Emerick Construction Co - Workers' Compensation Board - State of ...


Emerick Construction Co - Workers' Compensation Board - State of ...




Oregon Occupational Safety & ) Docket No. 10-00002SH

Health Division )


Plaintiff, )


vs. ) Citation No.: B7920-047-09





Pursuant to notice, a hearing was held in Salem, Oregon, on December 8,

2010 before Administrative Law Judge Naugle. Plaintiff, OR-OSHA, was

represented by Senior Assistant Attorney General Carol Parks. Defendant,

Emerick Construction Company, was represented by James D. McKune. John

Murphy appeared as the OR-OSHA representative.

Exhibits A-C, 1-25 and 7-7A were submitted at hearing and admitted into

evidence without objection. The record closed at the conclusion of the hearing.


Propriety of the November 5, 2009 Citation and Notification of Penalty as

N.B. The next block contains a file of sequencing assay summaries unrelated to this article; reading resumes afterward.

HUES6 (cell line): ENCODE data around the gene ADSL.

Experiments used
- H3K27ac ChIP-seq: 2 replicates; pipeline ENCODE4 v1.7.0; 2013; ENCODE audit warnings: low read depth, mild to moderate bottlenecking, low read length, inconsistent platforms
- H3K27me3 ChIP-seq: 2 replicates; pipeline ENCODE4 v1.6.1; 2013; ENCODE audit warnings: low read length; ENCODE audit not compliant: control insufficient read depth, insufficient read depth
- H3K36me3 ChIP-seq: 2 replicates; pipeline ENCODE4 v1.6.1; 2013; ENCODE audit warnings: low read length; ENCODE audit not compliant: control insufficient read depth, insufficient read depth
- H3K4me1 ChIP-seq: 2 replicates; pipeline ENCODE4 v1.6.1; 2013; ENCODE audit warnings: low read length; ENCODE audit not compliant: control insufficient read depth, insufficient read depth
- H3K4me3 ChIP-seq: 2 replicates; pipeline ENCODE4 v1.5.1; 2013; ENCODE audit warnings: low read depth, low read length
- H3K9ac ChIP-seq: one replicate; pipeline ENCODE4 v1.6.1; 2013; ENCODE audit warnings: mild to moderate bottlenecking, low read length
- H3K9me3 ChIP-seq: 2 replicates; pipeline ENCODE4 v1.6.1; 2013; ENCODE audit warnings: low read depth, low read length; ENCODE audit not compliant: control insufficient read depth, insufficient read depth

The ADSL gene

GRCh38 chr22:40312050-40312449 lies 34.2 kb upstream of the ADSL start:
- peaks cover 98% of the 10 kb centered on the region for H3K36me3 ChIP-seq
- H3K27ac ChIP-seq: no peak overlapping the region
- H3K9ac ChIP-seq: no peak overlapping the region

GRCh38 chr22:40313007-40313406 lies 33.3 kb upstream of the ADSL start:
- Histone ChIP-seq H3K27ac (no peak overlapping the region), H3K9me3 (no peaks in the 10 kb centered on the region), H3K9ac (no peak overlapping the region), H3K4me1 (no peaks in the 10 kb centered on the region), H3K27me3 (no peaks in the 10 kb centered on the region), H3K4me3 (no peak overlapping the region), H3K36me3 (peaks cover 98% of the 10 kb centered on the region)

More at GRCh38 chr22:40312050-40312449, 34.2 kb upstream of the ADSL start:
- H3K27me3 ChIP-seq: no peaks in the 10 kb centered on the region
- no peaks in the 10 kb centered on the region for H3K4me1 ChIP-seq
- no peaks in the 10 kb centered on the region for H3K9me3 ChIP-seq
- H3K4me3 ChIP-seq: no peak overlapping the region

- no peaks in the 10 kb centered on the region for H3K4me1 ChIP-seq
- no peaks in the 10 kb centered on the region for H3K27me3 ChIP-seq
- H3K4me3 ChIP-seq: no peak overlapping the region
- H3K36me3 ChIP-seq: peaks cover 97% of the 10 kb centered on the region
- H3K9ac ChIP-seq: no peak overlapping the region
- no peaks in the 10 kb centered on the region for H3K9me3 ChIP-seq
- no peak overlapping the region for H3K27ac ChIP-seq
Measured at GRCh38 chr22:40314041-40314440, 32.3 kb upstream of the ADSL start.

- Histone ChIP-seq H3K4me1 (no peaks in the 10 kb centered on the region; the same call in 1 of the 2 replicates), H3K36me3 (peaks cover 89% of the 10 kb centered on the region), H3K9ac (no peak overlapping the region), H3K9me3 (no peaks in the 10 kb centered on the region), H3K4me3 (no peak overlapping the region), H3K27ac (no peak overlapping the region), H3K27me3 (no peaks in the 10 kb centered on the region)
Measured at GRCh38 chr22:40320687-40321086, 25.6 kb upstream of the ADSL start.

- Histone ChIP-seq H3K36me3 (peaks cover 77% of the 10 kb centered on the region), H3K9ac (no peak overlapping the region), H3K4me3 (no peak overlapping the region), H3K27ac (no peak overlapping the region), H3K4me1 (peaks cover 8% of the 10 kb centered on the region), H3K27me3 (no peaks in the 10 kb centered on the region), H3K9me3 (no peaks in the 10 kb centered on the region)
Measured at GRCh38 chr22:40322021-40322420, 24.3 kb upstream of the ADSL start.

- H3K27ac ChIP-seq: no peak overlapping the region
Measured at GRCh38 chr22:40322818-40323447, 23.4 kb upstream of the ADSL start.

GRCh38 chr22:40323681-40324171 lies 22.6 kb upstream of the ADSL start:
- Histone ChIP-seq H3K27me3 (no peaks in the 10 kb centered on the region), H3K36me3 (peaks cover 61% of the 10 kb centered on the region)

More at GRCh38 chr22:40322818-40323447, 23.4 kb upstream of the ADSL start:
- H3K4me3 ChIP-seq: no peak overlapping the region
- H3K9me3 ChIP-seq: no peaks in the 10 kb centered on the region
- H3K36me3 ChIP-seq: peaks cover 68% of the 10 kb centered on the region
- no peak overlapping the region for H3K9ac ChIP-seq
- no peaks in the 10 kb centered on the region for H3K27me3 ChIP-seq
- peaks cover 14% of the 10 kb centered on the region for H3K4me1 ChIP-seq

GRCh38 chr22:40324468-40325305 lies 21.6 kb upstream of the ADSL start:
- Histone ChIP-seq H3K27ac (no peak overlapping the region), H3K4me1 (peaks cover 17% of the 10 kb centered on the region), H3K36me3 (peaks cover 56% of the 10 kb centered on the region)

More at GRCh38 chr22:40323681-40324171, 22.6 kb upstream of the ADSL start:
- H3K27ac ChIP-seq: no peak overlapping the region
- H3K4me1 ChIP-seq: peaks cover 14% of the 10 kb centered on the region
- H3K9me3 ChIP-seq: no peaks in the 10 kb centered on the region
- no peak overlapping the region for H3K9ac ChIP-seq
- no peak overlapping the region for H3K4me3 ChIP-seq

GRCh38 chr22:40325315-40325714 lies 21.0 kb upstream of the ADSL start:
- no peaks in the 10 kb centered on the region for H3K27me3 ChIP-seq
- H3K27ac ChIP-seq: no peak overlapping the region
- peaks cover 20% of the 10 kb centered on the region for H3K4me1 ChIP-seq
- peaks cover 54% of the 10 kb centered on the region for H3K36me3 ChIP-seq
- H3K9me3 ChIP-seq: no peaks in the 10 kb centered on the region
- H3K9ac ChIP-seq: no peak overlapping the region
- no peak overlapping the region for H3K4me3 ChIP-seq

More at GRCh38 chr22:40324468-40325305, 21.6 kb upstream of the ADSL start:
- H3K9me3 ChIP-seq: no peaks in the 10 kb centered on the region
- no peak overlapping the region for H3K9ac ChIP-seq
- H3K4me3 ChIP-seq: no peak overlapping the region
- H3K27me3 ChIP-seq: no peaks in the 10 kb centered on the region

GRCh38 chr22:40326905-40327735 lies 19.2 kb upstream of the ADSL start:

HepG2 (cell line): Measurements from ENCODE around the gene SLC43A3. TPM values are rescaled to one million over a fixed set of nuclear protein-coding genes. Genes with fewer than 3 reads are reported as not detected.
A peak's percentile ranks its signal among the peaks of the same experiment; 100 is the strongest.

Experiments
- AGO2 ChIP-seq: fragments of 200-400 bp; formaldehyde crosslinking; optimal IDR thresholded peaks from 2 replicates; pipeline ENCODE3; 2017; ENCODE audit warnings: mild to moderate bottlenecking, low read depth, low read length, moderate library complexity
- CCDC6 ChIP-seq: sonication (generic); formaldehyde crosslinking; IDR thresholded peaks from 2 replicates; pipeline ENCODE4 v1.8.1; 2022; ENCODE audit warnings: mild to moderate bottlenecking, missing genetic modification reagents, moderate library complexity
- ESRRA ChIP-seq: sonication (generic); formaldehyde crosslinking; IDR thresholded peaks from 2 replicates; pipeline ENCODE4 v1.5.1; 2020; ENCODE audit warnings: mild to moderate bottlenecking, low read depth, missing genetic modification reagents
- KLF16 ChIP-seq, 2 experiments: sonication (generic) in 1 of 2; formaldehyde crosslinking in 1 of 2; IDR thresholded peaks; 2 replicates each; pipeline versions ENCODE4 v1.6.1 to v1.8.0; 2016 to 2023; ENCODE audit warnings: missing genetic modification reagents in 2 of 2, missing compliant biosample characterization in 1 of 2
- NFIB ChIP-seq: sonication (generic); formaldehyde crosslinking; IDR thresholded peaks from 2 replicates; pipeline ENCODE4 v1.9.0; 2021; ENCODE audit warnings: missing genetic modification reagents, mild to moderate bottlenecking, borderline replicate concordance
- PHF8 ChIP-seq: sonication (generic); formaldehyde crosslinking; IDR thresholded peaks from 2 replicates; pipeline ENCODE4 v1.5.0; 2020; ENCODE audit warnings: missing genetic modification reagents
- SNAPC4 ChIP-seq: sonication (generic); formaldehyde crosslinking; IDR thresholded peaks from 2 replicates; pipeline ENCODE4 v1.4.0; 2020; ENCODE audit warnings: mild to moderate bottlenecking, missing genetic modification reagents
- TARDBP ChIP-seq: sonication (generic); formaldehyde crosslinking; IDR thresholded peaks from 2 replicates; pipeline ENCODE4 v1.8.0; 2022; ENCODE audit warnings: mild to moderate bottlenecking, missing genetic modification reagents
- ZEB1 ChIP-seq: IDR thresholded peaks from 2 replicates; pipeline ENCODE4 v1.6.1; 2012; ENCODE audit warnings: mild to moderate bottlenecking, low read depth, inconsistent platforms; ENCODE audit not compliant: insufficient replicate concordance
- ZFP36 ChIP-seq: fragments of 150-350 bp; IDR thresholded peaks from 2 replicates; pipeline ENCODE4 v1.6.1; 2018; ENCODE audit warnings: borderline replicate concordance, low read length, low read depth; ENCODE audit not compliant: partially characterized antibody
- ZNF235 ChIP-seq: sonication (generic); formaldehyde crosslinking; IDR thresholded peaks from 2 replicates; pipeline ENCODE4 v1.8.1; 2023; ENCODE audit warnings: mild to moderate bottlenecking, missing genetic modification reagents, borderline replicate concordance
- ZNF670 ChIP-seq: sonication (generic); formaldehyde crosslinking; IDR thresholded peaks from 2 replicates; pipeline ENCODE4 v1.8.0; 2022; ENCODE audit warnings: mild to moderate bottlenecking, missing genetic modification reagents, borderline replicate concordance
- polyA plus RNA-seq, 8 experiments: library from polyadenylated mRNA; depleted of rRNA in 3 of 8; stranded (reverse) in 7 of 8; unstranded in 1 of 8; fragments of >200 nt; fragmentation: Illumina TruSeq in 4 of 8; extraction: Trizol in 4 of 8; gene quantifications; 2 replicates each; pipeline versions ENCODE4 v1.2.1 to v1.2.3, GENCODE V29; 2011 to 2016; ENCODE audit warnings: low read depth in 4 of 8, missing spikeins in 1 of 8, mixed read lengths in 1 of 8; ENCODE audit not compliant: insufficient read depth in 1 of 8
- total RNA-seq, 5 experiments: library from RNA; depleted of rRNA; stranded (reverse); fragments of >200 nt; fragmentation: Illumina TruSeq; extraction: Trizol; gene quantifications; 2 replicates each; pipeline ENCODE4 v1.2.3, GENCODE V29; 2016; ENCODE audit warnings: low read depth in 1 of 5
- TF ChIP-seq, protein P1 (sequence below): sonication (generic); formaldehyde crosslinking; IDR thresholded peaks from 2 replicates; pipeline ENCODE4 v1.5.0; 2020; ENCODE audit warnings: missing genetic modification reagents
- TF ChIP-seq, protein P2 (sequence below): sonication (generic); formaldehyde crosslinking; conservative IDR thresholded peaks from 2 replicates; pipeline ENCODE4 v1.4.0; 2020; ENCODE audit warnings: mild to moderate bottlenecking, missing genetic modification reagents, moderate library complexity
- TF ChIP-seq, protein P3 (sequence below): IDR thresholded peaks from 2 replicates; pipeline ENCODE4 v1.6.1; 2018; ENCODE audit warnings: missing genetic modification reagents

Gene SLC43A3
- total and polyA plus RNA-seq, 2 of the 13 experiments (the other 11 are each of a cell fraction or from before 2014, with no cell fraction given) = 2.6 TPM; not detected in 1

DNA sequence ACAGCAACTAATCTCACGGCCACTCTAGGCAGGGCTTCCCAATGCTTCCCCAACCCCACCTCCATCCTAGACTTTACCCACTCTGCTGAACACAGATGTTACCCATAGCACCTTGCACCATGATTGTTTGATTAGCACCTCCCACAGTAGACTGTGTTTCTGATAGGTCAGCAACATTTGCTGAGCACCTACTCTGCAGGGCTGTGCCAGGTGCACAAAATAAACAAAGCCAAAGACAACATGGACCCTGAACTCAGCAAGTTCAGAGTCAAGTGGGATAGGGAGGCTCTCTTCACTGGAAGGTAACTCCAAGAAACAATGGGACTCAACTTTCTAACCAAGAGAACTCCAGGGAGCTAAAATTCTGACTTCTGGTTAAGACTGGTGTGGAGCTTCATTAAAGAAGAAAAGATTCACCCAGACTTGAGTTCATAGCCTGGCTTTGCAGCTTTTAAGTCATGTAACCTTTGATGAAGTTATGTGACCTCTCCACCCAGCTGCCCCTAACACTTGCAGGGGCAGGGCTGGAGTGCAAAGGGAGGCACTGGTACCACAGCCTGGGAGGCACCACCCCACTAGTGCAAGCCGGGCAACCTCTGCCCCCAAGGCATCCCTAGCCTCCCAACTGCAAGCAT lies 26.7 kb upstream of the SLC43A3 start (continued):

amended August 11, 2010, alleging one violation with total proposed penalties of



Defendant is an Oregon employer who does business and employs workers

in the state of Oregon.

Defendant was the general contractor for the Keizer City Hall project, which

was a multi-employer work site. Richard Heuberger was the project

superintendent for the Defendant.

Benchmark Coatings, Inc. (Benchmark), was a subcontractor on the project

that performed painting work. (Ex. B.) Kim Hartke was the project foreman for

Benchmark. Peter Vandehey was a painter on the project working for Benchmark.

The project included three parking lot vehicular access security gates, with

the Southeast gate at issue. (Ex. C.) The Southeast gate is fabricated out of square

steel tubing, is approximately 20 feet long by six feet high, and weighs

approximately 2,000 pounds. A roller is attached to an adjacent wall and guides

the gate, which rolls on wheels that travel on a track for opening and closing. (Exs.

7-5, 17-23.)

Ms. Hartke testified that on Friday, July 31, 2009, Mr. Heuberger informed

her that the Southeast gate was loose and not to paint it.